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Peasant Magic Decks - 2009

/////White-Green-Red Slivers - Robert Barone


8 Plains
8 Forest
3 Mountain


4 Ward Sliver*
1 Might Sliver*
4 Muscle Sliver
4 Sinew Sliver
4 Plated Sliver
3 Bonesplitter Sliver
3 Talon Sliver
2 Sidewinder Sliver
1 Homing Sliver
1 Heart Sliver
1 Spinneret Sliver
1 Quick Sliver
4 Gemhide Sliver


4 Manamorphose


4 Rancor

This deck is a basic Sliver tribal deck. As you can tell, there are A LOT of slivers. For a sliver deck to function properly there must be more creatures than in a normal deck. The deck tends to build up a small army of slivers, and then roll over the opponent once it reaches a critical mass (or once it resolves a timely Ward Sliver).

The only non-creature cards in the deck are Manamorphose (4) and Rancor (4). Manamorphose helps to smooth out the mana difficulties associated with running 3 different colors. It also is a free cantrip, so there is no significant loss in running it. Rancor is simply a powerful, quick, recurring nightmare for the opponent. Giving the slivers trample gives you the opportunity to finish of the opponent much quicker, and the +2/+0 on your already huge slivers is simply awesome.

Ward Sliver is the best sliver in the deck, as a resolved Ward Sliver can mean game over to any mono colored deck and even some two colored decks. It makes your slivers untargetable, unblockable, and unaffected by combat damage from the chosen color.

Might Sliver (1), Muscle Sliver (4), Sinew Sliver (4), Plated Sliver (4), and Bonesplitter Sliver (3) all serve to power up other slivers. The majority of slivers in this deck are pump slivers because their effects are cumulative. For example, there is no benefit for the other slivers in play if you have two Heart Slivers instead of one. However, if you have two muscle slivers, then the abilities stack and all of your slivers get +2/+2. Sinew Sliver and Muscle Sliver are mirror images of one another and the most basic pump slivers. Plated Sliver is a quick 1-drop that helps keep your slivers alive as you build them up in numbers. Bonesplitter Sliver packs a punch and quickly turns an army of complacent slivers into a threat to your opponent’s life total. Might Sliver is the singleton uncommon slot left, and he’s the biggest pump sliver.

The other slivers in the deck help to give special abilities to your sliver legion. Talon Sliver is the only sliver with three copies in the deck that isn’t pump because first strike is really powerful in this deck. Sidewinder Silver is also a powerful sliver that is run in multiples even though more than one is redundant because it is so powerful. Homing Sliver is also very good, but because red is a stretch for the deck there is only one. It functions as a tutor for Ward Sliver. Heart Sliver works great with Gemhide Sliver and creates unexpected bursts of aggressive slivers. Spinneret Sliver (a 2/2 for G1 which is actually ahead of the curve for a sliver) and Quick Sliver grant slivers conditional abilities that can sometimes be game breaking.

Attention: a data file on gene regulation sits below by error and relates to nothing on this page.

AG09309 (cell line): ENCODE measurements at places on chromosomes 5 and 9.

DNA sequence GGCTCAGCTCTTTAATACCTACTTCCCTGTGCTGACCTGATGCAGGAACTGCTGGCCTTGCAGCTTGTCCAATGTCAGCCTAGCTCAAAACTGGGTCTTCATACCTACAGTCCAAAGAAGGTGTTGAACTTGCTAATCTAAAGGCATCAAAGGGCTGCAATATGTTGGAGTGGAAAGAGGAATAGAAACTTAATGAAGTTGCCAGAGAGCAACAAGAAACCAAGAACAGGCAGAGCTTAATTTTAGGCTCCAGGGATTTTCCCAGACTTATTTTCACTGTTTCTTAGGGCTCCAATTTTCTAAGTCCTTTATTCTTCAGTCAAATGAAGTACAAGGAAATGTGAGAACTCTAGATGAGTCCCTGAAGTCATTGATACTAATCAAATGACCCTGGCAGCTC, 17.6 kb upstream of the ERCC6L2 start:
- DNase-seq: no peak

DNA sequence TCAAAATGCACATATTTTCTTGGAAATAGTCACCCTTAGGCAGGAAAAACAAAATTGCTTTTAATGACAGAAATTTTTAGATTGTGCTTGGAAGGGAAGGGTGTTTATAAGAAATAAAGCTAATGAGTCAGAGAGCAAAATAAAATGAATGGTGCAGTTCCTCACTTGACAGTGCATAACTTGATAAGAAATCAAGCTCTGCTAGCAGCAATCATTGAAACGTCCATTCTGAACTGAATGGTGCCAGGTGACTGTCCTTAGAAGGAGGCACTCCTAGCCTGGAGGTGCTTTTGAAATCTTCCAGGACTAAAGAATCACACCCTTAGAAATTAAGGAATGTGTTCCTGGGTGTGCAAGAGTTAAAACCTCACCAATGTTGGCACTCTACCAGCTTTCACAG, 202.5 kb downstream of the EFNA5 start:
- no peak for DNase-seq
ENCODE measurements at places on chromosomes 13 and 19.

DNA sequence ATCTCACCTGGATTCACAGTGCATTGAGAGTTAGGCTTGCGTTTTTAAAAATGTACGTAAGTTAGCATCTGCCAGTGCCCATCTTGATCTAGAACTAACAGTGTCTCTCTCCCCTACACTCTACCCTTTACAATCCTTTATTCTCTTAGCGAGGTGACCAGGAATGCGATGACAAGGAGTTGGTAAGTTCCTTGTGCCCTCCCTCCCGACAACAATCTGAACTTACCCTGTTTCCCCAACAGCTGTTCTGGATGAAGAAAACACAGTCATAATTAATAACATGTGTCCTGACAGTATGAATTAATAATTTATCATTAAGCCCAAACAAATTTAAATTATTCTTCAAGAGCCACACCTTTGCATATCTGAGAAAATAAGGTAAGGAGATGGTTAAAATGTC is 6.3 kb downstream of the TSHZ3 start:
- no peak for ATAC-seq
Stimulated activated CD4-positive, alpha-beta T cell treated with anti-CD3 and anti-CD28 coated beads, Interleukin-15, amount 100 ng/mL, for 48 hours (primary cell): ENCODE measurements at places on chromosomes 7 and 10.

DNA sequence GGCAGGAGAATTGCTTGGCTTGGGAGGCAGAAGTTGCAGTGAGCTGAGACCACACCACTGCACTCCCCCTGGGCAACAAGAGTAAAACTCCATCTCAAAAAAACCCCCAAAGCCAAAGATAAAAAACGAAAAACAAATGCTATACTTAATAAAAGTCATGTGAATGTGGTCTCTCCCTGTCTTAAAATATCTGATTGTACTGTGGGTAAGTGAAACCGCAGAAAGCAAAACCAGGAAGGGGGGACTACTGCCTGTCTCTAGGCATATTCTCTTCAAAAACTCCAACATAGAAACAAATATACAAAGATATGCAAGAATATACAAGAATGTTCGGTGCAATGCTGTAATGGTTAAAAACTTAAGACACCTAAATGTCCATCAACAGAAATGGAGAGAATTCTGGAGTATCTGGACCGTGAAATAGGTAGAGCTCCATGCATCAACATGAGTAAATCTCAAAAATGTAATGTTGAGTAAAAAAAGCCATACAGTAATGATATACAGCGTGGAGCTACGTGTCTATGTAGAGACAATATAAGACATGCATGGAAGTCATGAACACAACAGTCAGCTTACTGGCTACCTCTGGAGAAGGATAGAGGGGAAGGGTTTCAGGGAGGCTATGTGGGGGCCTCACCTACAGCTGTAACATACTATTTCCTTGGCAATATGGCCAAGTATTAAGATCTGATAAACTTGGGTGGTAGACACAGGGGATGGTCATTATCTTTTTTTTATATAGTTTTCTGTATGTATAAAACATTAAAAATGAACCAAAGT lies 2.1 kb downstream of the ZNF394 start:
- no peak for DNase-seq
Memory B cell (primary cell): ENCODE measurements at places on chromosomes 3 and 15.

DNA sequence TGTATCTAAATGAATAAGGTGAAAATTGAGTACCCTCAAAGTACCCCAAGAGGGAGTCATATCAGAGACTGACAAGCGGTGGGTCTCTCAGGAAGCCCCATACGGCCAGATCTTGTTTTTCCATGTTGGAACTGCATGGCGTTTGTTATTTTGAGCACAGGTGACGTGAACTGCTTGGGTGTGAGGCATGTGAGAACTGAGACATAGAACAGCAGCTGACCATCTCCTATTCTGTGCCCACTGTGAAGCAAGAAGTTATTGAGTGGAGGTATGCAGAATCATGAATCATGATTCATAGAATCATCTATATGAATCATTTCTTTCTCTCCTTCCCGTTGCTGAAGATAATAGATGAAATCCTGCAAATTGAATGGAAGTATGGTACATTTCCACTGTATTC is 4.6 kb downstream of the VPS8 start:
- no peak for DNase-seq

Gemhide Slivers deserve their own paragraph because they are so important. More than one Gemhide sliver out is pointless, but there are four Gemhide Slives in the deck because you want to play one ASAP. Having Gemhide Sliver out solves any existing colored mana problems and allows you to quickly overwhelm the opponent. You generate so much mana from them that slivers just fall out of your hand at an amazing rate. Expect an experience player to target the Gemhide Slivers.

It might seem that since the deck has more creatures than almost any other deck that trading creature for creature would be a good idea because the opponent would run out of creatures before you; however, creatures are ALL that you have. It is best to play conservatively at first and keep most of your early slivers. You should only trade creatures if you absolutely have to in the early game. The tide will begin to turn in your favor once you get four to five slivers in play. At this point, depending on your match up, it may beneficial to begin attacking. With experience, you will recognize when the deck is ready to switch from conservative mode to aggressive mode. The deck is fairly simple to play, as it only requires you to find the optimal order in which to play your slivers. The bulk of thought during a game goes into the combat phase.

The deck has a lot of options with both the number and types of slivers that it can run. Feel free to send me your ideas and feedback at rbarone293@gmail.com

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